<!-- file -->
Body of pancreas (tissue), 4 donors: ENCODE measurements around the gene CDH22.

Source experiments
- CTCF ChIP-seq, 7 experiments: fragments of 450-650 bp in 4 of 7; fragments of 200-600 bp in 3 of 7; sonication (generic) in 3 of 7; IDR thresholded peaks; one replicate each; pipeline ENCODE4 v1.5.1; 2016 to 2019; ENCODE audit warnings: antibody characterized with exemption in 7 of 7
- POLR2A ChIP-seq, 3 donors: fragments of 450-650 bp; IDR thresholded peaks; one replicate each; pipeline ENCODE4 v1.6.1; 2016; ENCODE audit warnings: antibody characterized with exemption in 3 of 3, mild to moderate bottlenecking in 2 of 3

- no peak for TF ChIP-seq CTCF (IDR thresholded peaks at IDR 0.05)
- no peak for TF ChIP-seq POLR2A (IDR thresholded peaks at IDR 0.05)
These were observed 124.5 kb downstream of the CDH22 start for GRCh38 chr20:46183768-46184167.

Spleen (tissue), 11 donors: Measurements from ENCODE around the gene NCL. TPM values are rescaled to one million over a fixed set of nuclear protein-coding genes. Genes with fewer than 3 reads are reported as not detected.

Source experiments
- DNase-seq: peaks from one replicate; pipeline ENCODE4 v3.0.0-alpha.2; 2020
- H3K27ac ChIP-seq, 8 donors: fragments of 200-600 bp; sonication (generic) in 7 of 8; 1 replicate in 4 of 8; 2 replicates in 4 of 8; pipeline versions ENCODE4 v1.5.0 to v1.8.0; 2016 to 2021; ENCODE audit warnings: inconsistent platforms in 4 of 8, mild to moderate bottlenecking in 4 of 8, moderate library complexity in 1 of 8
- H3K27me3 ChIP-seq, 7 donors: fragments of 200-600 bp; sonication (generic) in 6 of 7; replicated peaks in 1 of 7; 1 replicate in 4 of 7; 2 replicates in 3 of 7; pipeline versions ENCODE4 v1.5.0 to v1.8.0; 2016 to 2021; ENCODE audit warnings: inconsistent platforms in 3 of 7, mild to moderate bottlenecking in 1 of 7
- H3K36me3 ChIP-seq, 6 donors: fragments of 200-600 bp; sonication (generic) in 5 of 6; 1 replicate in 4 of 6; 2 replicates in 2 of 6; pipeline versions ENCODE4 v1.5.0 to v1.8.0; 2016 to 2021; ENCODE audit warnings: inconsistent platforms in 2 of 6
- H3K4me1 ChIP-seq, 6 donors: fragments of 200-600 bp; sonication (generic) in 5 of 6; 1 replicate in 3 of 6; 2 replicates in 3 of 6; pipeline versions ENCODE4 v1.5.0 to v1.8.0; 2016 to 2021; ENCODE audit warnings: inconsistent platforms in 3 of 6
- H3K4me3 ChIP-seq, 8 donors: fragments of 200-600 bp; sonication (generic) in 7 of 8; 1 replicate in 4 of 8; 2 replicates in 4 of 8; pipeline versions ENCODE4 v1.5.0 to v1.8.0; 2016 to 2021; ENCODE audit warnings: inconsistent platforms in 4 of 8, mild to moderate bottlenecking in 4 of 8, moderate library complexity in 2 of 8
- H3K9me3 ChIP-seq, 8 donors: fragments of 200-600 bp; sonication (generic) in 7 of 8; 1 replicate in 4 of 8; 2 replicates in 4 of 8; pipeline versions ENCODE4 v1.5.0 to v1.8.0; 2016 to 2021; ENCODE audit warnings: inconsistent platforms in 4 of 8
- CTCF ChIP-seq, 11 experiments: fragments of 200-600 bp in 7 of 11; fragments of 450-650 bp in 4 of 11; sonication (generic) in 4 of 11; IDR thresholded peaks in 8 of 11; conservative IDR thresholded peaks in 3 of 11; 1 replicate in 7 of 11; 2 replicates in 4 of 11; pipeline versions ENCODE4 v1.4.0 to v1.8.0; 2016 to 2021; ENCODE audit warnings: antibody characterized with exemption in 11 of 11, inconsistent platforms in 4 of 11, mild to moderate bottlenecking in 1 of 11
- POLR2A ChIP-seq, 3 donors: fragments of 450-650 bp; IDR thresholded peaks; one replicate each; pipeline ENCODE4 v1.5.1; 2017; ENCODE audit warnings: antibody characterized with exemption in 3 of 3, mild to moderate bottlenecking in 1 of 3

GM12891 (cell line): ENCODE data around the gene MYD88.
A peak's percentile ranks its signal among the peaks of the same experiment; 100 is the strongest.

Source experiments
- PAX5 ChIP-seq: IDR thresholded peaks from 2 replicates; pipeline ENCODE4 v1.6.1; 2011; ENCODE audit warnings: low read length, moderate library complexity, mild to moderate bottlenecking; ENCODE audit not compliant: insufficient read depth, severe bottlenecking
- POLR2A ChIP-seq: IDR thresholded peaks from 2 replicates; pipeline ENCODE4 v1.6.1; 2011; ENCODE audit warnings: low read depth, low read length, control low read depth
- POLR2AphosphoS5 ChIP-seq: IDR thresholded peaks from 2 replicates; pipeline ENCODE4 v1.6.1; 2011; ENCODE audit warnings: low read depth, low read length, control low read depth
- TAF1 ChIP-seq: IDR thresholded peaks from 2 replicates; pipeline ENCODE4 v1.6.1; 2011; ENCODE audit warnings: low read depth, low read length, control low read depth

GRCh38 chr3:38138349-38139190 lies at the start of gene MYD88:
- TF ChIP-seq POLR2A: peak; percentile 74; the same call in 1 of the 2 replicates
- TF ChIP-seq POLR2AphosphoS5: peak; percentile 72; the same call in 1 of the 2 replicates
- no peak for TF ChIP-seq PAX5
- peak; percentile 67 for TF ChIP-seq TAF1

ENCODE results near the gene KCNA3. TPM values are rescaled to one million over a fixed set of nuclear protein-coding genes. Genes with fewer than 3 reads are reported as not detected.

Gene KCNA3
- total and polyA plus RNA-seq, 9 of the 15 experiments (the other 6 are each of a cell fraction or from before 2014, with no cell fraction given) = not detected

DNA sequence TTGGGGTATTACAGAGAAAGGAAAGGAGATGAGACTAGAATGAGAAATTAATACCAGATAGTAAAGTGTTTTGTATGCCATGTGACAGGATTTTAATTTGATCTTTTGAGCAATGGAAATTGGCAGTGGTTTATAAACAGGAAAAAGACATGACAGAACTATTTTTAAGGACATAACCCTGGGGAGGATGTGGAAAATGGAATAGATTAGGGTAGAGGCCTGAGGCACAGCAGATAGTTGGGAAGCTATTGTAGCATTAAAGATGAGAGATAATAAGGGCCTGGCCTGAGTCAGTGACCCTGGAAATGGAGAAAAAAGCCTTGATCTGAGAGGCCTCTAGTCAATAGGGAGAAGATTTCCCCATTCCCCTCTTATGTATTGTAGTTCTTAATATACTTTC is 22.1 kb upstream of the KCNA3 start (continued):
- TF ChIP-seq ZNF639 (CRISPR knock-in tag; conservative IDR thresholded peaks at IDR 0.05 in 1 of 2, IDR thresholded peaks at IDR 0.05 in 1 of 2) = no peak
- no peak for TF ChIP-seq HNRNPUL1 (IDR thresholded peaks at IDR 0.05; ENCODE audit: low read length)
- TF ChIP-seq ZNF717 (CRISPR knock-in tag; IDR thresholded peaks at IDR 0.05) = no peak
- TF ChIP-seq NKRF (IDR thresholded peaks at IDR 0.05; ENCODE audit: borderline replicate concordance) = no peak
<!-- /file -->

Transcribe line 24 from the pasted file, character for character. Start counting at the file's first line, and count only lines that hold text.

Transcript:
- POLR2AphosphoS5 ChIP-seq: IDR thresholded peaks from 2 replicates; pipeline ENCODE4 v1.6.1; 2011; ENCODE audit warnings: low read depth, low read length, control low read depth